Xeno's strange news awards blog.
Update: A mandatory evacuation affecting nearly 200,000 people around Lake Oroville in California was downgraded to an evacuation warning Tuesday — with the caution that the condition of the dam that imperils the area could still change quickly.
Butte County Sheriff Kory Honea said told the tens of thousands who were forced to leave their homes were free to return, but he urged them “to remain vigilant and prepared as conditions can rapidly change.”
An evacuation center at the Silver Dollar Fairgrounds will remain open, but all other locations in the county will close, the sheriff’s office said.
Live feed here. Plenty of rumors, stay alert.
“The Oroville Dam’s auxiliary spillway has failed, forcing the evacuations of several counties in California, with between 60,000 and 100,000 people forced to evacuate from Butte, County, Calif., alone. ”
Some official news sources seem to have it wrong. As of 8:25 pm, a relative of mine who was evacuated says the emergency spillway hasn’t really failed completely. It was never expected to be needed, so it was never tested, I was told.
Yuba City, population 65,000, is the biggest city evacuated. The city has the largest dried-fruit processing plant in the world and one of the largest populations of Sikhs outside of India.
Oroville Dam is an earthfill embankment dam on the Feather River east of the city of Oroville, California in the United States. At 770 feet (230 m) high, it is the tallest dam in the U.S. and serves mainly for water supply, hydroelectricity generation and flood control.
Snapshot of traffic problems around 8:25 pm:
The California Department of Water Resources issued a sudden evacuation order shortly before 5 p.m. Sunday for residents near the Oroville Dam in northern California, warning that the dam’s emergency spillway would fail in the next 60 minutes.
The Oroville Dam is the highest in the nation.
An emergency alert issued on Facebook stated:
EMERGENCY EVACUATION ORDER ISSUED: Officials are anticipating a failure of the Auxiliary Spillway at Oroville Dam within the next 60 minutes. Residents of Oroville should evacuate in a northward direction, toward Chico. Other cities should follow the orders of their local law enforcement.
The emergency spillway, which is unpaved, was activated on Saturday morning to relieve the flow down the dam’s normal spillway, where a major hole appeared in recent days and began to widen. The height of the lake, once drained by drought and now swollen by recent rains and snow melt, had reached 901 feet above sea level when the emergency spillway was opened.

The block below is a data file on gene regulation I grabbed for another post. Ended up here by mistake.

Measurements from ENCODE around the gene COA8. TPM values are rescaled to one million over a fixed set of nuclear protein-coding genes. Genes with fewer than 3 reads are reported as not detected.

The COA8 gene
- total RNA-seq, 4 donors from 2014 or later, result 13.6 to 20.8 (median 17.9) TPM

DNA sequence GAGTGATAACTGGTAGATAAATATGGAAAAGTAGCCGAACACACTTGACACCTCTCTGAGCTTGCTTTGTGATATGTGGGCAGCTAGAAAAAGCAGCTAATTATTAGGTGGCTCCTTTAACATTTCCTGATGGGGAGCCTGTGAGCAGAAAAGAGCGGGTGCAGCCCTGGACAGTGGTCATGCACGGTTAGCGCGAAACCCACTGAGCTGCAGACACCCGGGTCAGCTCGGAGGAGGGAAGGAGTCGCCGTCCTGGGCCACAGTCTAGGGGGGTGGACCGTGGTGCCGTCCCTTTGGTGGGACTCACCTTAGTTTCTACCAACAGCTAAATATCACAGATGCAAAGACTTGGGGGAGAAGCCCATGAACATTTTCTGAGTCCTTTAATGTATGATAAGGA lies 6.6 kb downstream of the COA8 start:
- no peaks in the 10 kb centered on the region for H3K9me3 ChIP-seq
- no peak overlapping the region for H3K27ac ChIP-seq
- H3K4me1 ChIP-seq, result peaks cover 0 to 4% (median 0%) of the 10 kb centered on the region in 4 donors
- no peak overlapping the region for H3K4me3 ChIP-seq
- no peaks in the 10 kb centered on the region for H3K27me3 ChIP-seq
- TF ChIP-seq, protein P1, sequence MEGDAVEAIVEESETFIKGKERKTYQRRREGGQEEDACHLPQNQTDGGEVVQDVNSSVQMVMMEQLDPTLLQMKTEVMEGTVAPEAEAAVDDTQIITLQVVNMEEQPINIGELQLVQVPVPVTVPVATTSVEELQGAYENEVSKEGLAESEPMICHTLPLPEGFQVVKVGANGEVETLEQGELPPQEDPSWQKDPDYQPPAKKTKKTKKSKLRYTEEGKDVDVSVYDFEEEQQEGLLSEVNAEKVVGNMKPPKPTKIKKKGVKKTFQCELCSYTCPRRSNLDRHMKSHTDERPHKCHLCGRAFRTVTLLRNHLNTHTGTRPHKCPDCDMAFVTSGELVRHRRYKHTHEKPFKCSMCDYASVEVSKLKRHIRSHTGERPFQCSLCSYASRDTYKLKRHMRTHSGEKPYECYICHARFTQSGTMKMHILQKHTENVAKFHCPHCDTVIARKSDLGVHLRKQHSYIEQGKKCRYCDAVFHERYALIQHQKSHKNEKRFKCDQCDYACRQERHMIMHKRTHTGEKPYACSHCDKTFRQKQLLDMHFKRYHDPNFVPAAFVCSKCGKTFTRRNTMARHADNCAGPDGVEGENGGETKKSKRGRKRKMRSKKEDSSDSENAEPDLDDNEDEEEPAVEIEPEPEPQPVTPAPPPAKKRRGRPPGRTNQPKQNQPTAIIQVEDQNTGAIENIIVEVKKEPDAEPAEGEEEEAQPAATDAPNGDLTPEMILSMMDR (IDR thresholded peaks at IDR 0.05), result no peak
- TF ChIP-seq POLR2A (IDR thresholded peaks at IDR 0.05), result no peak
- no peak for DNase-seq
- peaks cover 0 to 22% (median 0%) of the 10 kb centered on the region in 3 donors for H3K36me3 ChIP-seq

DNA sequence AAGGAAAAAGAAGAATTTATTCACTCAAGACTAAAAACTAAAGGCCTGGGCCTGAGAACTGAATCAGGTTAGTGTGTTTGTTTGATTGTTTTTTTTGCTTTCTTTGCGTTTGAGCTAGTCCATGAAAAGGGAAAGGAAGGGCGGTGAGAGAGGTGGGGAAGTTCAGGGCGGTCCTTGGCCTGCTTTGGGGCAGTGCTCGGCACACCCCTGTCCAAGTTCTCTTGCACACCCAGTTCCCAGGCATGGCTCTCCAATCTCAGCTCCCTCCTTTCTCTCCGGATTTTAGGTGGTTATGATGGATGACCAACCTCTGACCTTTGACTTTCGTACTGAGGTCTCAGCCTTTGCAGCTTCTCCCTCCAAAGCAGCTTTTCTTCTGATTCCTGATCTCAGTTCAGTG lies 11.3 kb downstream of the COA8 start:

The dam impounds the 2nd largest man-made lake in California.
Officials feared a failure of the emergency spillway could cause huge amounts of water to flow into the Feather River, which runs through downtown Oroville, and other waterways. The result could be flooding and levee failures for miles south of the dam, depending on how much water is released.
The videos also showed lines of cars getting out out of downtown Oroville. An evacuation center was set up at the Silver Dollar Fairgrounds in Chico.
Diminished by years of drought conditions, the reservoir had become a symbol of the state’s worsening water crisis. But an unusually wet winter took the lake from nearly full to overflowing in less than a week.
At the same time, the nearly mile-long concrete spillway that the dam’s managers rely on to release excess water began to crumble, with erosion worsening as millions of gallons of water poured over it.
It continued to rain. Realizing the lake might rise to a level that would trigger the use of an emergency spillway, state workers began clearing the area of trees and brush that could be sent hurtling downstream.
On Saturday morning, water began washing over the dam’s emergency spillway for the first time since it was completed in 1968. Photographs showed a torrent of water rushing downhill to join the Feather River.
… Officials emphasized that while erosion had carved a massive hole in the main spillway, the dam itself is structurally sound.
… residents of Oroville, a town of 16,000 people, should head north toward Chico and that other cities should follow orders from their local law enforcement agencies.
The emergency spillway partial failure was caused by just too much rain over too short a time, not by… Godzilla!